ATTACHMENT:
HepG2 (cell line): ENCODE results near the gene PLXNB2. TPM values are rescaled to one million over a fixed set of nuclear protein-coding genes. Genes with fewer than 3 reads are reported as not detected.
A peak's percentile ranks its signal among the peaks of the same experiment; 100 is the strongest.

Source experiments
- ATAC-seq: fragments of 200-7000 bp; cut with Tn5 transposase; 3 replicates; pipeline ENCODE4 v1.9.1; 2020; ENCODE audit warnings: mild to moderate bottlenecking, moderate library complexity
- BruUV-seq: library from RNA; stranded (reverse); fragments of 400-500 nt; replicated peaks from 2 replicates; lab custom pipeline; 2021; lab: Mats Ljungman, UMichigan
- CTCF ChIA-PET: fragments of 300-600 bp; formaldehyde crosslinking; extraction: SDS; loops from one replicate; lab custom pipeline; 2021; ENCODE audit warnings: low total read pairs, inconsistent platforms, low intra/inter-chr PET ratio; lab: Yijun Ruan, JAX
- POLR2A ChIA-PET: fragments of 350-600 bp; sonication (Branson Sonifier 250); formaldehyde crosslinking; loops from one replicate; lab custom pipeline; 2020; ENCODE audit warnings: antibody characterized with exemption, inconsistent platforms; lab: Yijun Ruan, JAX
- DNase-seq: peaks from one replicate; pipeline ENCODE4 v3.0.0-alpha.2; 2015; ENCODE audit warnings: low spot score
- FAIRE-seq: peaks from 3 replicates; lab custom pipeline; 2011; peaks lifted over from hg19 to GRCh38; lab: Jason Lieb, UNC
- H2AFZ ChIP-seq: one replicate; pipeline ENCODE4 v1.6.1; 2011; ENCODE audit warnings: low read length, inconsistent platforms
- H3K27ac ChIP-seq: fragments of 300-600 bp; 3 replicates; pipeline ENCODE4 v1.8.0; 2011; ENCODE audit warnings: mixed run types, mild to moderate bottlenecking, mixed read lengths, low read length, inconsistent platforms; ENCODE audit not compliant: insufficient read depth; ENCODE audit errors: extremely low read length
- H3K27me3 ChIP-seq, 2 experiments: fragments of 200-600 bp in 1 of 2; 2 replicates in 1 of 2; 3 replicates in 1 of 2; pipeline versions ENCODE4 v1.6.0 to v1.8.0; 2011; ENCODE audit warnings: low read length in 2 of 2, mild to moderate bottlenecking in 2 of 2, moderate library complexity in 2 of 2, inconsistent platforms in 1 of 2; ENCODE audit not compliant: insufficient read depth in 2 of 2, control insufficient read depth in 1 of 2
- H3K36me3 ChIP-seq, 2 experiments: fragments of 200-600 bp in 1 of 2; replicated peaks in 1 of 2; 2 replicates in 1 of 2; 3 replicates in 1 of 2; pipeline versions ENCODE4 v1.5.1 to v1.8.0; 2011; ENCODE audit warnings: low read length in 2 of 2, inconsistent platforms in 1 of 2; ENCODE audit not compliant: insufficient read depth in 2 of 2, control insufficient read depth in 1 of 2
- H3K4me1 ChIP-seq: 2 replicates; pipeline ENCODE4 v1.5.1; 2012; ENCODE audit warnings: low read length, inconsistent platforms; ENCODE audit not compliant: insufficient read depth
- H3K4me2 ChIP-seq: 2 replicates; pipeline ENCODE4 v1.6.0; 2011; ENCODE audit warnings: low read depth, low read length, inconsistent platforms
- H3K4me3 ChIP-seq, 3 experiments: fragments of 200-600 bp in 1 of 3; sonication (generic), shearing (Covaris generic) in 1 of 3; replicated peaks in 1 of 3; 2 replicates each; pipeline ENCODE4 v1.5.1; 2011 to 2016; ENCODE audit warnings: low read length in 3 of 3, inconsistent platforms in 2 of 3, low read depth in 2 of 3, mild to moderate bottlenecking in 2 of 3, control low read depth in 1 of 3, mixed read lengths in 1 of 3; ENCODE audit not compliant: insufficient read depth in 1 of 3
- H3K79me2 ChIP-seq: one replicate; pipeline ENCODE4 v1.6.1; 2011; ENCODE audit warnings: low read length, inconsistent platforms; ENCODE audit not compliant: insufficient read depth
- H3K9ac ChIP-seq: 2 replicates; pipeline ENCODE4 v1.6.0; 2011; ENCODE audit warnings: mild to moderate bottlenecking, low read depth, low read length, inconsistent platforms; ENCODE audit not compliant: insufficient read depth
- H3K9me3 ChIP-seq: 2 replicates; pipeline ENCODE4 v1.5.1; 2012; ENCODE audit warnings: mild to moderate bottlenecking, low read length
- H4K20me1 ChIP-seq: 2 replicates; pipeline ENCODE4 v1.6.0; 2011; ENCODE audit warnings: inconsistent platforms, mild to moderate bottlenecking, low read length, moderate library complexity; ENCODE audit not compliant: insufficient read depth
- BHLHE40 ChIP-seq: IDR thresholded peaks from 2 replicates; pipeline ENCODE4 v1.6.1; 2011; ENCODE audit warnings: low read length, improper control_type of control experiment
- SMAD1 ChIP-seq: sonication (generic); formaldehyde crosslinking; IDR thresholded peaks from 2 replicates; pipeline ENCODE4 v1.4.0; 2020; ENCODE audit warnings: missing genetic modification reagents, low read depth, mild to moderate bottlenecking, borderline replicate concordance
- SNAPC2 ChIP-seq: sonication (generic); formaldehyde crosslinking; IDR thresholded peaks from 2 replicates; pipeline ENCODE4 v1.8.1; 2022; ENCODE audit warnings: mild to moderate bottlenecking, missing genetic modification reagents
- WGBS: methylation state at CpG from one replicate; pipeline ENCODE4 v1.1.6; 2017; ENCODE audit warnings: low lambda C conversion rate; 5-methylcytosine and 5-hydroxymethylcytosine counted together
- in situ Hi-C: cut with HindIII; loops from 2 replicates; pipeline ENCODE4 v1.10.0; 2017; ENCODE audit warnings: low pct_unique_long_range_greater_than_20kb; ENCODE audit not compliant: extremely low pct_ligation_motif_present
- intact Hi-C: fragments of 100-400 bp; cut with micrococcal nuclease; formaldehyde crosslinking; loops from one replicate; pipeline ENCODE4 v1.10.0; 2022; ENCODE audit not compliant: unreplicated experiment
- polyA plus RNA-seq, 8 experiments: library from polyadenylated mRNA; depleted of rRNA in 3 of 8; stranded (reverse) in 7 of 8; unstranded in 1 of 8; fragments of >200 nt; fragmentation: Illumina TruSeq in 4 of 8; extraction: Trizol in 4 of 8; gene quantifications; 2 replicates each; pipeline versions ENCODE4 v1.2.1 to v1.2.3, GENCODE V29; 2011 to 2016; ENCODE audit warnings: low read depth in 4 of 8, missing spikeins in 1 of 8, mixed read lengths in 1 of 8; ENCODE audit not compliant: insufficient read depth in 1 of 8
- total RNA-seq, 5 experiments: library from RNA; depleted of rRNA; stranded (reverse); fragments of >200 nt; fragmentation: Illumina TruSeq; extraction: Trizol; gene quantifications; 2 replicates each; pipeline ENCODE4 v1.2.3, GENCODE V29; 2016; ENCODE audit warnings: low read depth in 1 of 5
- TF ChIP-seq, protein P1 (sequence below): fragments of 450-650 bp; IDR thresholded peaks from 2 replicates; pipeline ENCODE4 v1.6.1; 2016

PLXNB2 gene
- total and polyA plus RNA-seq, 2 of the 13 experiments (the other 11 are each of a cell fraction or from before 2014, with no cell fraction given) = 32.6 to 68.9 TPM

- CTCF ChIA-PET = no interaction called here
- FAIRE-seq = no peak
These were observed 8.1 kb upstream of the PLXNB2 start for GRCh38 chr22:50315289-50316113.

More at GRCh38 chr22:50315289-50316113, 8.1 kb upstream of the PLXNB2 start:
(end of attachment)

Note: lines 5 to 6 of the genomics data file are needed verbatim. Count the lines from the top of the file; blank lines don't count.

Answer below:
- BruUV-seq: library from RNA; stranded (reverse); fragments of 400-500 nt; replicated peaks from 2 replicates; lab custom pipeline; 2021; lab: Mats Ljungman, UMichigan
- CTCF ChIA-PET: fragments of 300-600 bp; formaldehyde crosslinking; extraction: SDS; loops from one replicate; lab custom pipeline; 2021; ENCODE audit warnings: low total read pairs, inconsistent platforms, low intra/inter-chr PET ratio; lab: Yijun Ruan, JAX